Part Three: The Fair
I recently read a hilarious article by Garrison Keillor (who is so famous that his name is recognizable to spell-check) about state fairs, and I thought I would share a little here.
“The State Fair is a ritual carnival marking the end of summer and gardens and apple orchards and the start of school and higher algebra and the imposition of strict rules and what we in the north call the Long Dark Time. It isn’t the World’s Columbian Expoposition, the Aquarian Exposition, the Great Exhibition of the Works of Industry of All Nations, the Exposition Universelle, the Gathering of the Tribes, or the Aspen Institute. It’s just us, taking a break from digging potatoes.”
In my case, the entire summer is me, taking a break from digging potatoes. The fair is just the coup de grace.
Let me just say, that I love summer. Each spring, I get an itch to be out of the structured world and into the world of freedom. Into a world where I don’t have to drive the kids to school, or to any activity, where we can sleep late and do whatever we feel like every day. A world where we stay up too late, drink too much beer (well, not the kids…), get too much sun, and eat too much ice-cream. A world where we don’t take photos, or write blogs, or complete projects, (nor do we even work on them) where, in fact, we are so busy trying to catch up from all the trips we take and friends we have hosted that we can’t even THINK about projects. A world that everyone needs, but that would kill us if it lasted forever. And the fair, usually appearing just as Labor Day marks the official end to summer, cooks all this hedonism into bacon-fat and wraps it in fried dough. What would summer be without the fair?
“Some state fairs are roomier, some gaudier, but there is a great sameness to them, just as there is a similarity among Catholic churches. No state fair can be called trendy, luxurious, dreamy – none of that. Nothing that is farm oriented or pigcentric is even remotely upscale.”
Growing up, I went to the same fair each year as a child. (And to preserve my memories of that fair, I refuse to go back as an adult) I remember the excitement I felt looking out the back window of my parents’ car as we waited in line to park in a grass field and I could see the rides touching the sky in the distance. Since we moved here, I’ve been looking for the perfect fair for my kids, and after trying out some not-so-great ones, I think we’ve finally found ours. We found a fair out in the country, that has been going for 142 years, and celebrates true farminess. Where we can see an ox pull and a zedonk (half zebra, half donkey), pat some bunnies and goats, and don’t feel like we have to shower afterward.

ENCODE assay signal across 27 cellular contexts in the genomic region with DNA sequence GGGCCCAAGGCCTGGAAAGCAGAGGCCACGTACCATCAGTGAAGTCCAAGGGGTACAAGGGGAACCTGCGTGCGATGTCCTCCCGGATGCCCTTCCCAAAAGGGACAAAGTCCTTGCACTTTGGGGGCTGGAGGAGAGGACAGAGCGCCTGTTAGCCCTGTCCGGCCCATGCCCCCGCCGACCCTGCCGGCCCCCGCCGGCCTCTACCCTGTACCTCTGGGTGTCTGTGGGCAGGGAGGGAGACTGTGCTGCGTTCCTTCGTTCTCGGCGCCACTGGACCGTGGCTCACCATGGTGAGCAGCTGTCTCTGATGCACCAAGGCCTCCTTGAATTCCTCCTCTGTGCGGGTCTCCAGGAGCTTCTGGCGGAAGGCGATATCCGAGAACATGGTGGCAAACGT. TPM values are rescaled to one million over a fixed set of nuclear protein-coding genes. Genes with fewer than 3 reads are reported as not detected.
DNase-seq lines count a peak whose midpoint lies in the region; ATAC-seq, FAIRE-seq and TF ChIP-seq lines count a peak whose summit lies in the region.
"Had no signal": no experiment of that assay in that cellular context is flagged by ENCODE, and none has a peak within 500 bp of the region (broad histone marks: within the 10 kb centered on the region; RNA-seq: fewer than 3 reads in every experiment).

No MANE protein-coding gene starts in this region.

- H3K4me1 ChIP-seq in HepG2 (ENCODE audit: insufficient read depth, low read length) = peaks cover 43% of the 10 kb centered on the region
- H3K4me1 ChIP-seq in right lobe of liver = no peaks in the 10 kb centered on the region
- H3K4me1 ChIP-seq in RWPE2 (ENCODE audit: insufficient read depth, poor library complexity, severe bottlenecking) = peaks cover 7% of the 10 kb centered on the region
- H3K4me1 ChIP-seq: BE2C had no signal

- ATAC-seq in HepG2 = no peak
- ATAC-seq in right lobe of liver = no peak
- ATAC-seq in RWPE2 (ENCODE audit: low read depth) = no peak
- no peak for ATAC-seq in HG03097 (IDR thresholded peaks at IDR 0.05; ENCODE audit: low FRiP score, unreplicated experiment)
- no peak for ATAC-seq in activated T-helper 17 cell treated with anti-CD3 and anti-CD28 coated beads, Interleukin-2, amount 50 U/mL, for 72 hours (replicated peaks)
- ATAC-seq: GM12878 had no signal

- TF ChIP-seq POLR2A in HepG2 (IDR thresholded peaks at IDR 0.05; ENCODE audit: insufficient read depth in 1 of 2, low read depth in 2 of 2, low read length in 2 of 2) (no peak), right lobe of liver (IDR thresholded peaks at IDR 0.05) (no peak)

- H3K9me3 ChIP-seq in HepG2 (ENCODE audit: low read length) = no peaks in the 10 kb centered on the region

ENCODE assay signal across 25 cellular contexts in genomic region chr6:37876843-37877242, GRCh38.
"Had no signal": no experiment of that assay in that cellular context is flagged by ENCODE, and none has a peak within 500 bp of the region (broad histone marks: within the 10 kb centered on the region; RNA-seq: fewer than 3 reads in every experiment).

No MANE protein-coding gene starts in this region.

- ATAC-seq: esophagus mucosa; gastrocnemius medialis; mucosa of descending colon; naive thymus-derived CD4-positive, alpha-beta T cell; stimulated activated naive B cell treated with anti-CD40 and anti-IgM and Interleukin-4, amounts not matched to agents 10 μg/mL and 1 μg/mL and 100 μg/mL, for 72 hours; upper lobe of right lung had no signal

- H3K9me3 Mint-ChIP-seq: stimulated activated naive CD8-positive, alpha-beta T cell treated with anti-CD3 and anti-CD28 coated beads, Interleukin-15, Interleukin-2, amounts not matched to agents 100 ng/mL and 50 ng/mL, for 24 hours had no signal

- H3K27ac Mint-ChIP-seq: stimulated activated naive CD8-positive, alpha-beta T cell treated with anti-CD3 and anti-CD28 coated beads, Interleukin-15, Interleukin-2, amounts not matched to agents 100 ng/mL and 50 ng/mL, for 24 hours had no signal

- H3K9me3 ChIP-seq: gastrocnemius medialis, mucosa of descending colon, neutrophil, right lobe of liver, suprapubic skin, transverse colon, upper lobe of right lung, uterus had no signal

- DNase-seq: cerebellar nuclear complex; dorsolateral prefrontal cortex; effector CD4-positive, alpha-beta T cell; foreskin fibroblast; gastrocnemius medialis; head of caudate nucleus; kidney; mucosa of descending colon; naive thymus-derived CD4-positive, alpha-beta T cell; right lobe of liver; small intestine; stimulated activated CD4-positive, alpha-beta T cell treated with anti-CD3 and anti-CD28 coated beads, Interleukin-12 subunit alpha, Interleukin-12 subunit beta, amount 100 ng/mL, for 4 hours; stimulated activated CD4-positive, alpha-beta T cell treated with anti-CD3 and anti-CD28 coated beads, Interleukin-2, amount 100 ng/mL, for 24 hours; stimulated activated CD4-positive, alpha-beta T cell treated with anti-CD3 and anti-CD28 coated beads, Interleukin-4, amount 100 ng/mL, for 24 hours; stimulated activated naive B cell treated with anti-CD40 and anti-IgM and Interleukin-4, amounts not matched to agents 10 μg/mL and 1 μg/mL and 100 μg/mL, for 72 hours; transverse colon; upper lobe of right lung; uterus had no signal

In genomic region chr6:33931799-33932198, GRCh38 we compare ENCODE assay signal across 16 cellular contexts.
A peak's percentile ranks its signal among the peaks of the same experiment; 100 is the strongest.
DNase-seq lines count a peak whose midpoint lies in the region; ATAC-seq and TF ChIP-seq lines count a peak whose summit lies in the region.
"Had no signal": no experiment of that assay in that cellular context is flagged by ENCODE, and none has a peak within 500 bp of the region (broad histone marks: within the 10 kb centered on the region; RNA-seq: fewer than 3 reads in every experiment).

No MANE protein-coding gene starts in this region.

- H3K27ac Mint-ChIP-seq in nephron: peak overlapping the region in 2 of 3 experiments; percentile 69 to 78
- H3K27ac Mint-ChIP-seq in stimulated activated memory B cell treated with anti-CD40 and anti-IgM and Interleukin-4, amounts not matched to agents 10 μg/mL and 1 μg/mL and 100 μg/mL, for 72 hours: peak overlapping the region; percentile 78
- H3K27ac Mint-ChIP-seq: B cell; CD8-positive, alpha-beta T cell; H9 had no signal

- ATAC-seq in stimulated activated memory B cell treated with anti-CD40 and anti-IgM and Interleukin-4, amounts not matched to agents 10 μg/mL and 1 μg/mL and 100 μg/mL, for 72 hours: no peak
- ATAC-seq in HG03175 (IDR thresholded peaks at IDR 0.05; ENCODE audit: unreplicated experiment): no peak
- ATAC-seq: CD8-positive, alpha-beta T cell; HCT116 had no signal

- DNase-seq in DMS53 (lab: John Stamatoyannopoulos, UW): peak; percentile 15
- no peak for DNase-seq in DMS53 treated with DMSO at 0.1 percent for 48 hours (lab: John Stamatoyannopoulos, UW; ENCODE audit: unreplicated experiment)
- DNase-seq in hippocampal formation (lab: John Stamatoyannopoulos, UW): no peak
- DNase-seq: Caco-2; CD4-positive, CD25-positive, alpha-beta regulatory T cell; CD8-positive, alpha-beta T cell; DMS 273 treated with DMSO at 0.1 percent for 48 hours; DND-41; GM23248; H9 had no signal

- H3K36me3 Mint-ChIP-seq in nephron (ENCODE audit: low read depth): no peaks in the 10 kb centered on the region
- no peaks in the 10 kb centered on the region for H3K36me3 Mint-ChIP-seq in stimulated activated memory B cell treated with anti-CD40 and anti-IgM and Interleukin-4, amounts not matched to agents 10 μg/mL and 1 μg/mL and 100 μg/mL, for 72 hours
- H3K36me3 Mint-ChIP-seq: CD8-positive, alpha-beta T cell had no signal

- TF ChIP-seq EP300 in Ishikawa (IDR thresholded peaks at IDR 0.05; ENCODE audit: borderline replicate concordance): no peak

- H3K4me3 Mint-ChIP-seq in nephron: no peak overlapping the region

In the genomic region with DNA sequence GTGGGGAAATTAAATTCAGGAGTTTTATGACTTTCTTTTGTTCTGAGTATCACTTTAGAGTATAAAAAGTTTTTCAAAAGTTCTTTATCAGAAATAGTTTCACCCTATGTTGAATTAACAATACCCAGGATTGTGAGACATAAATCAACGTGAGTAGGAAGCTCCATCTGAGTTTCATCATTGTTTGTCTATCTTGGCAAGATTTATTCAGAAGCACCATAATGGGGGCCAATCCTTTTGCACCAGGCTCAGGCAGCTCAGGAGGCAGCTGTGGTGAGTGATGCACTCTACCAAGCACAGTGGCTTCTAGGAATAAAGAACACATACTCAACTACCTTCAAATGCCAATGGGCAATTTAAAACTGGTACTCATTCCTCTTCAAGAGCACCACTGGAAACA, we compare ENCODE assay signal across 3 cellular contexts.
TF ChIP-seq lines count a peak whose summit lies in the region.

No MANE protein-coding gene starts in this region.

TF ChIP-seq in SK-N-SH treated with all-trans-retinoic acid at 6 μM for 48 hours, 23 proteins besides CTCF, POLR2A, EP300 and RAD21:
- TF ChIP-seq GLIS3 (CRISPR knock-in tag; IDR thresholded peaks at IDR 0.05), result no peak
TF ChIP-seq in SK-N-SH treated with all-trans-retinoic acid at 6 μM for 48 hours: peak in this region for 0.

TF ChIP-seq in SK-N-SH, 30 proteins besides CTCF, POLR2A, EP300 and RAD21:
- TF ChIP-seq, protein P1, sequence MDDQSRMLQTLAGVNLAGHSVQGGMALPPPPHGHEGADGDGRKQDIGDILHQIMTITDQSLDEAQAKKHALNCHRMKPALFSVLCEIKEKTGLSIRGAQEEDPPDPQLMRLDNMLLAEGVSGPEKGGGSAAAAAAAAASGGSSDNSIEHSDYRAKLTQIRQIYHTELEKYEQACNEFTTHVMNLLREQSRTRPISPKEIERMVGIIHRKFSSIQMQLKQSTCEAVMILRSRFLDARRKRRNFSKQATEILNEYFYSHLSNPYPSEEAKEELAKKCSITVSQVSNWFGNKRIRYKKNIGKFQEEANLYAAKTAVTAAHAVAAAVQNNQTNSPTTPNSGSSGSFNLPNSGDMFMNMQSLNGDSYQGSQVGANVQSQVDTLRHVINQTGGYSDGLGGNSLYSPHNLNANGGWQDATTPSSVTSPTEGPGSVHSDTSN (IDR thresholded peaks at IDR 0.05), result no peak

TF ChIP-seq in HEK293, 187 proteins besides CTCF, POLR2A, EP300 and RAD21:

As a friend told me before we went, “It’s such a sweet, country fair. But, you know, it’s still a fair…” Yeah, we know. It’s a fair where marginally sober barkers talk you into letting your kids throw darts for the chance of winning a framed, alcohol-themed poster (or, even better, a poster of trashy, half-naked girls).
Just kidding. She actually walked away with a giant, pink, inflatable hammer that says “girl power.” Her choice. (?)
It’s a fair where you can eat your weight (and we did) in cotton candy, corn dogs, and root-beer flavored snow-cones. Where you can buy a half pound of fudge and eat it in the car on the way home. Where your husband goes to get ride tickets and comes back carrying a sausage and an icy cold Labatt’s Blue in a can.
It’s the fair, and it’s summer, and it’s coming to an end. Next week is the first week of my “real” life, and I’m looking forward to it. It’s time to settle in and go back to school, to go to bed early and practice restraint, to have a schedule and work towards goals. It’s time to begin that “Long Dark Time” that allows us to deserve summer in the first place.
“You drive past the fairgrounds a few days later on your way to work. It looks like the encampment of an invading army that got what booty it wanted and went home. And now you are yourself again, ambitious, disciplined, frugal, walking briskly, head held high, and nobody would ever associate you with that shameless person stuffing his face with bratwurst and kraut, mustard on his upper lip, and a half-eaten deep-fried Snickers in his other hand. That was not the real you. This is. This soldier of the simple declarative sentence. You have no need for cheap glitter and pig fat and pointless twirling. You have work to do. Onward.”